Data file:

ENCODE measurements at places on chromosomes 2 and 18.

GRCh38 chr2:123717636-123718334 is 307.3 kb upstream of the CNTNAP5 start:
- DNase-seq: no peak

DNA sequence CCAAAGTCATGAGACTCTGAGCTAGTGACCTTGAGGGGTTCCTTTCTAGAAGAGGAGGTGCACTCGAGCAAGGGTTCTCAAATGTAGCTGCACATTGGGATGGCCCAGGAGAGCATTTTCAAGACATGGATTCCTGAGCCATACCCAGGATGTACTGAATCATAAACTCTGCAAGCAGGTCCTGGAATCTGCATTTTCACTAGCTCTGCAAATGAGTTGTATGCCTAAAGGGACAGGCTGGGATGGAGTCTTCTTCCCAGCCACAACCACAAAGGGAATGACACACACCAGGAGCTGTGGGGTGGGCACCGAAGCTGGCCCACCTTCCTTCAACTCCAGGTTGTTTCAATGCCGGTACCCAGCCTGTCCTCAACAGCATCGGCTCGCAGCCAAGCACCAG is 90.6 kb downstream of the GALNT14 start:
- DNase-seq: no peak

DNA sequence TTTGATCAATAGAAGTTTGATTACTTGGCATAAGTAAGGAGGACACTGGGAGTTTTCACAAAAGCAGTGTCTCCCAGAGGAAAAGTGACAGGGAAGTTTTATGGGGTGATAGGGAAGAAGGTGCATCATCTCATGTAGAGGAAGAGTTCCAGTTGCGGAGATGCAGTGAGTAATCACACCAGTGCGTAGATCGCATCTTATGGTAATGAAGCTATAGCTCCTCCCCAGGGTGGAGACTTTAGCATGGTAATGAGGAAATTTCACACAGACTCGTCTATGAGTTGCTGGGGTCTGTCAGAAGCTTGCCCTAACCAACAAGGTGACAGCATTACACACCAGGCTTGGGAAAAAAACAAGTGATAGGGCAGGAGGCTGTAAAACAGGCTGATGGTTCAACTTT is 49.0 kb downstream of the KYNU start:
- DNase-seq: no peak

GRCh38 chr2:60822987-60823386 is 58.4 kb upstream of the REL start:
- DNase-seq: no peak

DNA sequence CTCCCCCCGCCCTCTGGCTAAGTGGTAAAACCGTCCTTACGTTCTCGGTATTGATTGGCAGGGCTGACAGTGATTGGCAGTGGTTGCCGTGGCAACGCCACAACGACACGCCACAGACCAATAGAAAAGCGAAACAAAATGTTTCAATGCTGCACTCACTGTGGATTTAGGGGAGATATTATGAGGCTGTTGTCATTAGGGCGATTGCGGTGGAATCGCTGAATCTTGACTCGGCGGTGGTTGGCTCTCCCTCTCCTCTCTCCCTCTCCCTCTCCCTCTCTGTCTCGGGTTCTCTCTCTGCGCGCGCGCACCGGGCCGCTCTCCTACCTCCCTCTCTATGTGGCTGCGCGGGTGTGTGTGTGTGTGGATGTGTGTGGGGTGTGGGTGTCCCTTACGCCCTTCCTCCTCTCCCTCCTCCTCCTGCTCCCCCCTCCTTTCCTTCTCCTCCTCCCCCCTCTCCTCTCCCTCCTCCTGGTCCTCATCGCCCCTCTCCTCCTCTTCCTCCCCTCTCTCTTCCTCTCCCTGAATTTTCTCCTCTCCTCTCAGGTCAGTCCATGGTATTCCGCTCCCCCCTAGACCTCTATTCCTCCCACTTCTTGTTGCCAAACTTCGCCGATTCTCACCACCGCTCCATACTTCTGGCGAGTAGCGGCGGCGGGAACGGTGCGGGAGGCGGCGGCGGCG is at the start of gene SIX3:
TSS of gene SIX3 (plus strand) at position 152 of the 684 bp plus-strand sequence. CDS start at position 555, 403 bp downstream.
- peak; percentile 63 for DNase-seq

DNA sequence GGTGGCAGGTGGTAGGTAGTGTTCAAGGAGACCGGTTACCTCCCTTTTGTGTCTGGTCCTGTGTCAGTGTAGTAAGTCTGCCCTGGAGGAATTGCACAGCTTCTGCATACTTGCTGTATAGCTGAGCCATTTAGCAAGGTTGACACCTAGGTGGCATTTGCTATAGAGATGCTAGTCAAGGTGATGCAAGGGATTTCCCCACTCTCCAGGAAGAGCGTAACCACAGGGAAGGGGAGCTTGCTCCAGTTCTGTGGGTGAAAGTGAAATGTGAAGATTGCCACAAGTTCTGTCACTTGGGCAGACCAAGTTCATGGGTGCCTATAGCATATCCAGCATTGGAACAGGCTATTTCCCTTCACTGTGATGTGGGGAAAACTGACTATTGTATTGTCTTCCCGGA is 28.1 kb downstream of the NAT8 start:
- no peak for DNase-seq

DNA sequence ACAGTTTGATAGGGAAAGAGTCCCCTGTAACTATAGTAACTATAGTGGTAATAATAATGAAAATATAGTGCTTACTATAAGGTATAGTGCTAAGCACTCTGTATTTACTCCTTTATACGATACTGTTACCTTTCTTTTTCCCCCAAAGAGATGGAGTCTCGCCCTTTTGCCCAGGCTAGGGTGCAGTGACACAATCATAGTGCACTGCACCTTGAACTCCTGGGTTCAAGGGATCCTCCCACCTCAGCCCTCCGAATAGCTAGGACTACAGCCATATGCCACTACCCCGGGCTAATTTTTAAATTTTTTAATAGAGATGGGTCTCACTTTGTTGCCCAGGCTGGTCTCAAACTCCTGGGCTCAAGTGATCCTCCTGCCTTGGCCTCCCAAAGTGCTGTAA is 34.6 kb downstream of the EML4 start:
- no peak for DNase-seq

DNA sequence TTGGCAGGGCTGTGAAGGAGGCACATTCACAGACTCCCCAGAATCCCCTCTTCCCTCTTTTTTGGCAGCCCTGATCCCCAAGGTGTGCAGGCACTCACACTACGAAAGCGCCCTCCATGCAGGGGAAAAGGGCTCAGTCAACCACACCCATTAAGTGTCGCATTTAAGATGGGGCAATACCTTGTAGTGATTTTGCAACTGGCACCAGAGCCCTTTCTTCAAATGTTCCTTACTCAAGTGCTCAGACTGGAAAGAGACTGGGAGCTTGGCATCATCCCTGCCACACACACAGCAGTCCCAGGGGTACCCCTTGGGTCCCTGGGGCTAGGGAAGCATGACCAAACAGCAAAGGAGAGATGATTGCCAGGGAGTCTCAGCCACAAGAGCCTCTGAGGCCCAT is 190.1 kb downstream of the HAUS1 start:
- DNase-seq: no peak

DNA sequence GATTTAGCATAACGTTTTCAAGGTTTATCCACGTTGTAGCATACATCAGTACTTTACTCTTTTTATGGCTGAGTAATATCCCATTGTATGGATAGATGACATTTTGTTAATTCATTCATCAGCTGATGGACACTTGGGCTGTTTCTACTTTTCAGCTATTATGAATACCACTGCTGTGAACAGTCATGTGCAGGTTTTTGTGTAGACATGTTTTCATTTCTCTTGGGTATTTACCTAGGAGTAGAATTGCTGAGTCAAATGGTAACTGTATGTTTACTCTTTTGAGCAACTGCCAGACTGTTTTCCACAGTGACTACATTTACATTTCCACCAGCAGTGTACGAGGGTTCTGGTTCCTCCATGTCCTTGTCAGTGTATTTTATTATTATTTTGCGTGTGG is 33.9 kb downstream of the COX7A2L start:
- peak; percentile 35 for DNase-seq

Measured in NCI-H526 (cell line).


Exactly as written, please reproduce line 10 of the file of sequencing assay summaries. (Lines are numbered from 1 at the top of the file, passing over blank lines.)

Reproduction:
DNA sequence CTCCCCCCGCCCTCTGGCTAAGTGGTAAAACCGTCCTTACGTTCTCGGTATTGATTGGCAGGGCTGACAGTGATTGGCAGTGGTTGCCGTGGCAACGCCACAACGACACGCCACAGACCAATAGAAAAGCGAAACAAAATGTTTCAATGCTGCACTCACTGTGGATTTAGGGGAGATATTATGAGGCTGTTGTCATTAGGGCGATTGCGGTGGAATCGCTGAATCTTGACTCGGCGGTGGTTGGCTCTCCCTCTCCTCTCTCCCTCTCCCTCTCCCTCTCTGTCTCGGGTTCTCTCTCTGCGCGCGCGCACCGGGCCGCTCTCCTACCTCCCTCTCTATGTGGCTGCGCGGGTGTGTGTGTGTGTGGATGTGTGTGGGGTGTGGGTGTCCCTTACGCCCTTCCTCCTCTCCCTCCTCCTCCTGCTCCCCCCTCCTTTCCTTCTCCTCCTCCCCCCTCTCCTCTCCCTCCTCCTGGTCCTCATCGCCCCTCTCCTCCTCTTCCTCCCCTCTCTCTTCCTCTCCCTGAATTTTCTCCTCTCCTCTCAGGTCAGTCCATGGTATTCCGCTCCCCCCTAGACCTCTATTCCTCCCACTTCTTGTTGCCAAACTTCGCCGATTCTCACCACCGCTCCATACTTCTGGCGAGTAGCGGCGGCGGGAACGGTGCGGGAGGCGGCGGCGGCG is at the start of gene SIX3: